By Agence France-Presse
But winter could come early for HBO's blood-spattered smash hit if it fails to snare the coveted best drama series prize, with last year's winner "The Handmaid's Tale" hotly tipped to defend its crown.
Both shows have already picked up some Emmys hardware: "Game of Thrones" won seven statuettes in technical categories at last weekend's Creative Arts Emmys, while "The Handmaid's Tale" scooped up three.
And both are likely to add to that haul at Monday's glittering gala in downtown Los Angeles, but the race for the top prize still seems to be a crapshoot, with dark horse pick "The Americans" also in the hunt.
Can "Handmaid" -- Hulu's bleak take on a totalitarian America where women are oppressed, based on Margaret Atwood's 1985 novel -- again win over voters, especially in the #MeToo era?
Will "The Americans" -- the gripping FX thriller about Soviet sleeper agents in the United States during the Cold War -- finally earn some Emmys love after a critically acclaimed six-season run?
Or will "GoT," the cinematic tale of noble families vying for the Iron Throne, reign supreme once again, on the back of its whopping 22 nominations?
Others in the best drama category include HBO's futuristic western "Westworld," Netflix favorites "The Crown" and retro sci-fi mystery "Stranger Things," and NBC family saga "This is Us."
The Television Academy's 22,000-plus members have already cast their ballots for the 70th Primetime Emmys, the small-screen answer to the Oscars -- so it's time for red carpet glamour and heartfelt speeches.
For Robert Thompson, professor of pop culture and television history at Syracuse University in New York, there are no "obvious winners" on the drama side -- but a plethora of innovative, quality comedies.
"As peak TV settles into middle age, half-hour comedies are television's red Corvette," Thompson said -- a shiny new toy for viewers.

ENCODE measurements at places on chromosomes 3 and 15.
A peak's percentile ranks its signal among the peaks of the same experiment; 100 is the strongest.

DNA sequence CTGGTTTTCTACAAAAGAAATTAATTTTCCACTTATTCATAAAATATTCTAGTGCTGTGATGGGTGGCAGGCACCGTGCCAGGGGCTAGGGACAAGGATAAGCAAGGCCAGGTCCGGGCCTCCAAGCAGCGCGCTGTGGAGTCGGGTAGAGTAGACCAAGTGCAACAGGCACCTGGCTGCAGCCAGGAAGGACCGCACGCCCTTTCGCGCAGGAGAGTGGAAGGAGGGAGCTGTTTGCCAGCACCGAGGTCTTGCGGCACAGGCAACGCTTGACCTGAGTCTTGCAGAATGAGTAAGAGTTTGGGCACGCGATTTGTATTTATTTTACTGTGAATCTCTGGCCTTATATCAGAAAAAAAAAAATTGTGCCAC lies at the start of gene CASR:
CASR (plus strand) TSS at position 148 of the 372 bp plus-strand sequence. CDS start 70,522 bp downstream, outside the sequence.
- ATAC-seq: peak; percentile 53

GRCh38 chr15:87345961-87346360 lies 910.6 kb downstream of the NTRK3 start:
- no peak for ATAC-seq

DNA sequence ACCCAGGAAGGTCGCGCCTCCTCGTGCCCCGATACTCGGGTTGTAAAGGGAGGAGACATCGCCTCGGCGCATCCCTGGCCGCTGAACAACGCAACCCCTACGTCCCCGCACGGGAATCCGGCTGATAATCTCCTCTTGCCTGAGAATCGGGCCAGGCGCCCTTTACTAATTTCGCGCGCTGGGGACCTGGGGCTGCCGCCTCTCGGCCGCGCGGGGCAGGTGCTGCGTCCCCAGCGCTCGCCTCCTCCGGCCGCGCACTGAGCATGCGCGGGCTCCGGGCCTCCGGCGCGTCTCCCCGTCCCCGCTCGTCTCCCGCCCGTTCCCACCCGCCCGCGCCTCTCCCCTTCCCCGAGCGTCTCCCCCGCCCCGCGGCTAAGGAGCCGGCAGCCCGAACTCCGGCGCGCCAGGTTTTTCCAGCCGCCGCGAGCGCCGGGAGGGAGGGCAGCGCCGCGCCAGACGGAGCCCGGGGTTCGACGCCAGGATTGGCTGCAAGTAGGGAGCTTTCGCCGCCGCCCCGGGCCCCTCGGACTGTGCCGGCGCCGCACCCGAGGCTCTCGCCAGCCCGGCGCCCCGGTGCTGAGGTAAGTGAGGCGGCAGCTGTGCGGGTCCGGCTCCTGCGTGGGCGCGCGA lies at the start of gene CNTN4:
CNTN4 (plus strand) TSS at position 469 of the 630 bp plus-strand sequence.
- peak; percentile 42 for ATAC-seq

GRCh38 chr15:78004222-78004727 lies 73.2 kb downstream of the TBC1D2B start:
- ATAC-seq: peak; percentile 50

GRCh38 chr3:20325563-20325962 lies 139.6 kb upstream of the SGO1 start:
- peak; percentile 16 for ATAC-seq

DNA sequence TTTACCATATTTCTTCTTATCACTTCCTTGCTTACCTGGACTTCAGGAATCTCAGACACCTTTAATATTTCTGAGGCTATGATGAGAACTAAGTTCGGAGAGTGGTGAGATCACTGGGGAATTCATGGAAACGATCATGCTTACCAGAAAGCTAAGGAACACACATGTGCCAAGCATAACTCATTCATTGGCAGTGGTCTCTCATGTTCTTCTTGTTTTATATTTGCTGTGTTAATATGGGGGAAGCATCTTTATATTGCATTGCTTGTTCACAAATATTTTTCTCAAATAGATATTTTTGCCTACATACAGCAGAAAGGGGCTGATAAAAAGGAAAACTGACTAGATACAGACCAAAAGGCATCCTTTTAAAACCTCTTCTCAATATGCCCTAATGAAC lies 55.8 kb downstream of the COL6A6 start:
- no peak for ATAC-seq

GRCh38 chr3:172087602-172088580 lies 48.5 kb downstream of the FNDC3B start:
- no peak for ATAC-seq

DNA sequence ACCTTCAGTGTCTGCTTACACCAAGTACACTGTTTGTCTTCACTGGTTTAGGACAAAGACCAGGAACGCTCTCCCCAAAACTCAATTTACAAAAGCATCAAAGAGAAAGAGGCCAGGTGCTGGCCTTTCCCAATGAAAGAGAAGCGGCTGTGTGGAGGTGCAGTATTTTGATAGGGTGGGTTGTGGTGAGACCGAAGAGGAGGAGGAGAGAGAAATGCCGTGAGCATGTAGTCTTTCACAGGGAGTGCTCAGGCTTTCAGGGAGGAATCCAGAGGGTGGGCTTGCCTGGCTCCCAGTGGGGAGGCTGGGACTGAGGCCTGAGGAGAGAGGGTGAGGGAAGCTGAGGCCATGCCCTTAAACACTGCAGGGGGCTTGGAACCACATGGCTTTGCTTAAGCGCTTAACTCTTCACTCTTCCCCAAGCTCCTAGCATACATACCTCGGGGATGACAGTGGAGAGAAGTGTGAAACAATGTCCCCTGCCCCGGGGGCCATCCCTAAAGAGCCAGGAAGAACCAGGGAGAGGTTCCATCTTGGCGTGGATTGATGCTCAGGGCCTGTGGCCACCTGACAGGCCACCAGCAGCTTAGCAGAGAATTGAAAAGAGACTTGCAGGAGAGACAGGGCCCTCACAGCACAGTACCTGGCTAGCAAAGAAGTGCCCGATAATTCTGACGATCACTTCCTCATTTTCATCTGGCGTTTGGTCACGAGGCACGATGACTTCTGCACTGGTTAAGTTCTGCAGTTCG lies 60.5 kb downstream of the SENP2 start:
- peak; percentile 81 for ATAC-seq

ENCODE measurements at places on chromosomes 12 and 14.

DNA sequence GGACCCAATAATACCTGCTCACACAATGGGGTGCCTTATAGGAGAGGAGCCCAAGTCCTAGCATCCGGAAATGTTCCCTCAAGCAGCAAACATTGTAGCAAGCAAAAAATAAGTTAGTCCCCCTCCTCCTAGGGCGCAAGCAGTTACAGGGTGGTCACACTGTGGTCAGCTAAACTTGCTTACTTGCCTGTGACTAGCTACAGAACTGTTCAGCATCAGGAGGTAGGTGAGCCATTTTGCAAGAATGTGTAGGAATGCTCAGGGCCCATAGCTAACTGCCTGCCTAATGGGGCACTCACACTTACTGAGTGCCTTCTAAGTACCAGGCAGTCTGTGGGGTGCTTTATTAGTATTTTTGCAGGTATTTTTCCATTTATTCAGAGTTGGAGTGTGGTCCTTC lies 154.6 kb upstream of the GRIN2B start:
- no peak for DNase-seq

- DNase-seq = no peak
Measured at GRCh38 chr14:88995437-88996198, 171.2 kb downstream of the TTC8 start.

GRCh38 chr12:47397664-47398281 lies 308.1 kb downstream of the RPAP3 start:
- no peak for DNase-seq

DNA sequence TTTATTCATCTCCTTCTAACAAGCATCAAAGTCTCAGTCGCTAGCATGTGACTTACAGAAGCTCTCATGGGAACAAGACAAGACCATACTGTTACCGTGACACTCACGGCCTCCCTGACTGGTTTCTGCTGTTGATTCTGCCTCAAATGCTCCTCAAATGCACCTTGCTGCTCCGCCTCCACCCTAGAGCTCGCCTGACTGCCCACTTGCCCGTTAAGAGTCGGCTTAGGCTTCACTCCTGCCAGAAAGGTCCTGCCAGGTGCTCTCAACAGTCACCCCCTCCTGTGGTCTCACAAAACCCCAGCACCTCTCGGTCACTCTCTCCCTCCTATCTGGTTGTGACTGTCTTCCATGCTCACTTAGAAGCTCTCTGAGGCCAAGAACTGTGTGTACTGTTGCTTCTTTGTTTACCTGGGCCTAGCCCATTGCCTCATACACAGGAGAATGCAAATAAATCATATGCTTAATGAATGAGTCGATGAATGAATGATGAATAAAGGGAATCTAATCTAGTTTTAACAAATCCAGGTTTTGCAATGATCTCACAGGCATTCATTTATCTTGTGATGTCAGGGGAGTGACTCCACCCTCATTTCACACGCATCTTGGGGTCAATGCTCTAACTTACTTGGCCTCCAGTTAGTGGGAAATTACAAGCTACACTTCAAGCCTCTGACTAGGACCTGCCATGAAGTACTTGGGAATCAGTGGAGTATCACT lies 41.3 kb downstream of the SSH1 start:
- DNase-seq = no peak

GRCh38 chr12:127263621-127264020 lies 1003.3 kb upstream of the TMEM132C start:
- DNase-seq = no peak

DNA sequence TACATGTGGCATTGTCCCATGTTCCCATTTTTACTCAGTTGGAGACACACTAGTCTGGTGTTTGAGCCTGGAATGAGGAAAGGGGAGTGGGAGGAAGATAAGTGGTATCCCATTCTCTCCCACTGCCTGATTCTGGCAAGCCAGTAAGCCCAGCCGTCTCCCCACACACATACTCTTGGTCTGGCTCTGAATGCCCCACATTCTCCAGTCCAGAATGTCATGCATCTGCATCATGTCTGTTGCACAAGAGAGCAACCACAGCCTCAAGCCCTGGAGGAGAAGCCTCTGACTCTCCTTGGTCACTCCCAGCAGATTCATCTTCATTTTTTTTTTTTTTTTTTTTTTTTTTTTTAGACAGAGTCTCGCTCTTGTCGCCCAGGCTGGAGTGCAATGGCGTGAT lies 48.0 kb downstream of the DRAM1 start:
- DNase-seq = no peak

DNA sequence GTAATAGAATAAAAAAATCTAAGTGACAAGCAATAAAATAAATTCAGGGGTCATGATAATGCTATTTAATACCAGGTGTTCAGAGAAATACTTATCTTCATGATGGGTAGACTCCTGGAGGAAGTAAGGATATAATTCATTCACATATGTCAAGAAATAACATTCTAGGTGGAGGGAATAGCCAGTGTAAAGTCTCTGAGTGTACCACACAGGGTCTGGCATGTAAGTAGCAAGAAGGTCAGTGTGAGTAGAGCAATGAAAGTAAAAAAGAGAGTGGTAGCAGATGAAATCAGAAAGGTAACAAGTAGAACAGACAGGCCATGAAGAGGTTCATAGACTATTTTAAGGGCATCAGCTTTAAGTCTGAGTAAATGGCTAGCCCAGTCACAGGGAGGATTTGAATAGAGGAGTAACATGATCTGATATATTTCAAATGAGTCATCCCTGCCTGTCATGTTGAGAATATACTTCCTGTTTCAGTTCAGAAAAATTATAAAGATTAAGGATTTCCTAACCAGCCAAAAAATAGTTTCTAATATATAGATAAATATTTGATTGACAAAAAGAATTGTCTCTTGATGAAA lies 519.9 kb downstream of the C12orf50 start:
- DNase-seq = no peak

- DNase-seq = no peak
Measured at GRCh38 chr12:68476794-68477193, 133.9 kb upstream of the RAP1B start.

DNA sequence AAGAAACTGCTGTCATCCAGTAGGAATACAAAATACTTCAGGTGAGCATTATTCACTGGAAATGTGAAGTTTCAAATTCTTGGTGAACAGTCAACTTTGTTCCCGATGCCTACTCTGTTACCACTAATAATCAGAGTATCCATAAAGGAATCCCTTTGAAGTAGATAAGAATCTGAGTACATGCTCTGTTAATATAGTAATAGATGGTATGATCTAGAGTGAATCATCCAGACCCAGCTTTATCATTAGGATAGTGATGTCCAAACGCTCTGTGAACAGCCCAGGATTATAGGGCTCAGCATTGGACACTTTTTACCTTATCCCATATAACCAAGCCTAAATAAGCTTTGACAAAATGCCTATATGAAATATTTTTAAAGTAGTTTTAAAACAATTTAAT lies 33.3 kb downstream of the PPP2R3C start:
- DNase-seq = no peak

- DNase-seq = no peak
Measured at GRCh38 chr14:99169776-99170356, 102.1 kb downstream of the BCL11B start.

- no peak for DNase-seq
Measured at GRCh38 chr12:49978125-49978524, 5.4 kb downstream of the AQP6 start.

With perennial heavy hitter "Veep" out of contention this year, FX's "Atlanta" -- a quirky look at the rap scene in the Georgia capital -- is squaring off with Amazon's "The Marvelous Mrs Maisel" for top honors.
"Atlanta" star and creator Donald Glover, a winner last year for best lead comedy actor, is tipped to repeat. Overall, the show earned 16 nominations.
TV history in making
In 2016, "Game of Thrones" made history, picking up 12 awards and becoming the most decorated fictional show since the Television Academy first handed out prizes in 1949.
With the seven statuettes it won last weekend, "GoT" -- which will return in 2019 for an eighth and final season -- now has 45 Emmys overall.
On Monday, beyond the best drama trophy, cast members Lena Headey, Nikolaj Coster-Waldau and Peter Dinklage are nominated, along with the show's directors and writers.
Other major contenders include FX's "The Assassination of Gianni Versace," which racked up 18 nominations.
Darren Criss is the favorite to win the star-studded race for best actor in a limited series or movie for his searing portrayal of Versace's killer Andrew Cunanan.
But he faces stiff competition from a clutch of boldface names including Antonio Banderas, Benedict Cumberbatch, Jeff Daniels and John Legend, the pop crooner who has already made some history of his own.
The "Jesus Christ Superstar Live in Concert" headliner joined the musical's co-producers Andrew Lloyd Webber and Tim Rice as the latest showbiz personalities to earn EGOT status.
Each now has won an Emmy, Grammy, Oscar and Tony. Only 12 others have achieved the distinction.
Another bit of Emmys history: streaming giant Netflix ended HBO's 17-year streak of leading the nominations, with 112 to the premium cable network's 108.
After last week's Creative Arts Emmys, HBO has won 17 statuettes to Netflix's 16.
Politics and ratings
Another major contender is veteran comedy sketch show "Saturday Night Live," just behind "GoT" with 21 nominations.
Show regulars Michael Che and Colin Jost will host the Emmys at the Microsoft Theater, to be broadcast on NBC, and series creator Lorne Michaels will produce the event for the first time in 30 years.
With awards show audiences dwindling in the age of Twitter, can the "SNL" team breathe new life into the format?
"If anyone can do live TV and try to keep the format relevant, I suppose it's Lorne Michaels," Thompson said.
Jost has said he wants the Emmys to be "less political than normal" -- but that seems unlikely only a week after CBS chairman and CEO Les Moonves left in a cloud of sexual misconduct allegations.
For Thompson, television's best and brightest "tend to be politically conscious folks" and given that the #MeToo movement erupted after last year's Emmys gala, a few well-placed comments appear inevitable.